Unlike modern athletic competitions, there was only one victor per event, with no prizes for second or third place. Victors received an olive wreath, ribbons, and palm branches as rewards for their Olympic victories. Rewards were intentionally understated to reinforce that true victory came from the athlete’s success. Although there were no cash prizes, some city-states lavished victors with cash or other worthy prizes.
Finally, there were no team events in the ancient games, nor, generally, were women allowed to watch or participate in the games. There are some women listed as victors in different local competitions, and during a festival to honor Hera, there were footraces for unmarried women that allowed women chances to participate. These events, however, were not part of the Olympics.
The Influence of the Ancient Olympics on Modern Times
Although there are significant differences between the ancient and modern games, the spirit of competition and unity continues today. A United Nations resolution that calls for a halt to hostilities during the Olympics and a search for a peaceful end to conflicts in the region where the Olympics are held reflects the ancient Olympic Truce. When the COVID-19 pandemic delayed the 2020 Summer Olympics in Tokyo, the Olympic motto, “Faster, Higher, Stronger” was changed to “Faster, Higher, Stronger — Together” to reflect the world’s unity during the pandemic and to focus on the broader message of the game.
While the modern Olympics are a secular event, the modern opening and closing ceremonies also mirror the pageantry and celebration of the feasts that bookended the week of the ancient Olympics. In ancient times, the week opened and closed with feasts and celebrations to honor the athletes and the gods. Modern opening and closing ceremonies focus on the secular nature of the games, providing a history of the host nation and a brief introduction to the next host city and country. Ancient athletes walked from Elis to Olympia with their trainers and family members, and the opening ceremonies of the modern Olympics include a parade of nations, during which each country’s athletes, trainers, and representatives walk through the stadium to celebrate the opening ceremonies.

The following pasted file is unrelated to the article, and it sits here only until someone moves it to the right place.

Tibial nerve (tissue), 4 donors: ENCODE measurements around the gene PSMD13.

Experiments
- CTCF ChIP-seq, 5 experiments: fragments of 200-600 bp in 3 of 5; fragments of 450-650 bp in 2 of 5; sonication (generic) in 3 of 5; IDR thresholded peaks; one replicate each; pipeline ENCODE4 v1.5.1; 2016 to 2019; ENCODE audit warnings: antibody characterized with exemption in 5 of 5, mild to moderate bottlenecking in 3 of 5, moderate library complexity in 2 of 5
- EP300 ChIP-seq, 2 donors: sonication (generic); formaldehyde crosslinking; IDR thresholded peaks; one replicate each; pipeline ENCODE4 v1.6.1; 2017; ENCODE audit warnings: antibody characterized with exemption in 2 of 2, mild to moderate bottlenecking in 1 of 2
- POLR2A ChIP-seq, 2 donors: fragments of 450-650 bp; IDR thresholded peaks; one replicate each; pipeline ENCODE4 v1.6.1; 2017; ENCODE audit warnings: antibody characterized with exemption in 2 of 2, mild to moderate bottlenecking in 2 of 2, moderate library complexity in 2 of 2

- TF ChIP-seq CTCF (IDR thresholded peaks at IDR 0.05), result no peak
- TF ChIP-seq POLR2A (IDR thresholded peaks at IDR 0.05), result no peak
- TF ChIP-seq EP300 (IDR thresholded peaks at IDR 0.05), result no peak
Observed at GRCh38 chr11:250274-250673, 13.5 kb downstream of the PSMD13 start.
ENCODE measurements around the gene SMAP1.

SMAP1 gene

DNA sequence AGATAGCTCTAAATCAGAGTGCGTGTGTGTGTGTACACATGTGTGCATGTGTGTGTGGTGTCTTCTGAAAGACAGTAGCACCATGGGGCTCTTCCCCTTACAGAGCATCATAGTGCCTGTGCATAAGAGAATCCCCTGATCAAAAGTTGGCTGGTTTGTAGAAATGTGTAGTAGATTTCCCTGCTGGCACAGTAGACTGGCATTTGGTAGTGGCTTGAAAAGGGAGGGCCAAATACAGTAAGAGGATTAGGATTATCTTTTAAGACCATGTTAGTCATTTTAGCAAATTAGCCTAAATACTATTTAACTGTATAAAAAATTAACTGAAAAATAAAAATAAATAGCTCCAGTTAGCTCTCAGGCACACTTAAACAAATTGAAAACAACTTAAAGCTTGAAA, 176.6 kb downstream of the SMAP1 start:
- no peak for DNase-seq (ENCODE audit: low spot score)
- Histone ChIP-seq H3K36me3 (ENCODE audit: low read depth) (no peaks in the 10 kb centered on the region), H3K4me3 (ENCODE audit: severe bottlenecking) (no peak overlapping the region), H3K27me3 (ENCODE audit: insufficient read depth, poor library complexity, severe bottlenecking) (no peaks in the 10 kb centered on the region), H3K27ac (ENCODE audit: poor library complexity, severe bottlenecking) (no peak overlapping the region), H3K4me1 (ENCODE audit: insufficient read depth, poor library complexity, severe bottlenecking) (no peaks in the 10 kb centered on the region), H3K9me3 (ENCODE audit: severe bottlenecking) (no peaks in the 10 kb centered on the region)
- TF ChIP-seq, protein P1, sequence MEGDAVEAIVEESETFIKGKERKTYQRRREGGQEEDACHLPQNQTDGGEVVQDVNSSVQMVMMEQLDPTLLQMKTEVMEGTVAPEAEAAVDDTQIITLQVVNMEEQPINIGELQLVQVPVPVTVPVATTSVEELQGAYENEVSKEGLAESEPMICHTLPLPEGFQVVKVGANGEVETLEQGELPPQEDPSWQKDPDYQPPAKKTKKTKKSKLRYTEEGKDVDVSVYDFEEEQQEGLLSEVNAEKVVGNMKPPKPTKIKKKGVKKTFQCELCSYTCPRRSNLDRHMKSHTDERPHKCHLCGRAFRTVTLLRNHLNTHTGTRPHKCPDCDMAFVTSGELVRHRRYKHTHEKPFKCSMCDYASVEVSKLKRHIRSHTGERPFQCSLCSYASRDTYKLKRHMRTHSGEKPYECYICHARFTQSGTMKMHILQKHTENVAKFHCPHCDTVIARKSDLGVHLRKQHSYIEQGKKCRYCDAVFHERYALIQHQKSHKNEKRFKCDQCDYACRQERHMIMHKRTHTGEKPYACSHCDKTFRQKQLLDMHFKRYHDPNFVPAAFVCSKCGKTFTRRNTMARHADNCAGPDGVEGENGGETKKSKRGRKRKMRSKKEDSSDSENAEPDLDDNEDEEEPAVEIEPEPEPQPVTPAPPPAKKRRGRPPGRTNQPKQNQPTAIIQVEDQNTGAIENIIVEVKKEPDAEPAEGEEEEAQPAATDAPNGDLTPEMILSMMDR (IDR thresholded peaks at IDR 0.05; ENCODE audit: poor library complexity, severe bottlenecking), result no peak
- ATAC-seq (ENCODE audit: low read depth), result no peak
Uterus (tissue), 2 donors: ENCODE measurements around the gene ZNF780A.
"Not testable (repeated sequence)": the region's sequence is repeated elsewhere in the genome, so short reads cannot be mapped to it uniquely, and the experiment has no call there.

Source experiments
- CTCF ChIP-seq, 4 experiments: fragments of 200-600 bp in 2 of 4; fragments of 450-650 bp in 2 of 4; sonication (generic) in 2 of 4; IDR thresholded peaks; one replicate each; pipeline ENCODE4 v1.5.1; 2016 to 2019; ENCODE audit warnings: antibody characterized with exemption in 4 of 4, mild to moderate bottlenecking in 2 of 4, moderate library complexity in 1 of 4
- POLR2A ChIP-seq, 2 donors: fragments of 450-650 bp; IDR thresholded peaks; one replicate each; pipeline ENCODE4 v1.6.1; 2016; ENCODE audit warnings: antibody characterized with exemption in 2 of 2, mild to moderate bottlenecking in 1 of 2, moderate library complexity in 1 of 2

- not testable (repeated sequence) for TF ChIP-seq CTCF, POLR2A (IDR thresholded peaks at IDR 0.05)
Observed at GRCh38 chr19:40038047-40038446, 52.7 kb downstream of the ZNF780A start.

In the lead-up to the Olympics, there is usually a torch relay that carries a flame from Olympia to the host city, culminating in the lighting of the Olympic flame during the opening ceremony. This practice, while a modern invention, draws inspiration from ancient games. Ancient Greeks lit a fire during the ancient games to commemorate Prometheus stealing fire from Zeus and gifting it to humans. Today, representatives light the Olympic torch from the altars of Zeus and Hera in Olympia before heading on a journey to the host city, connecting the ancient and modern games in a way that honors the game’s origins.
At the core of the modern Olympics are the virtues of honorable performance, courage, perseverance, and self-sacrifice. During every Olympics, spectators cheer on their country, their favorite athletes, and the unexpected underdogs as they push themselves to the brink of human physical capabilities. The competitive and celebratory spirit of the ancient games can be felt in the ceremonies, sports, and spirit of the modern games. Let the Olympics serve to remind all humans that the greatest achievements to come from these games are not fame and fortune, but rather the glory of athletic achievement, mutual respect between athletes, and unity.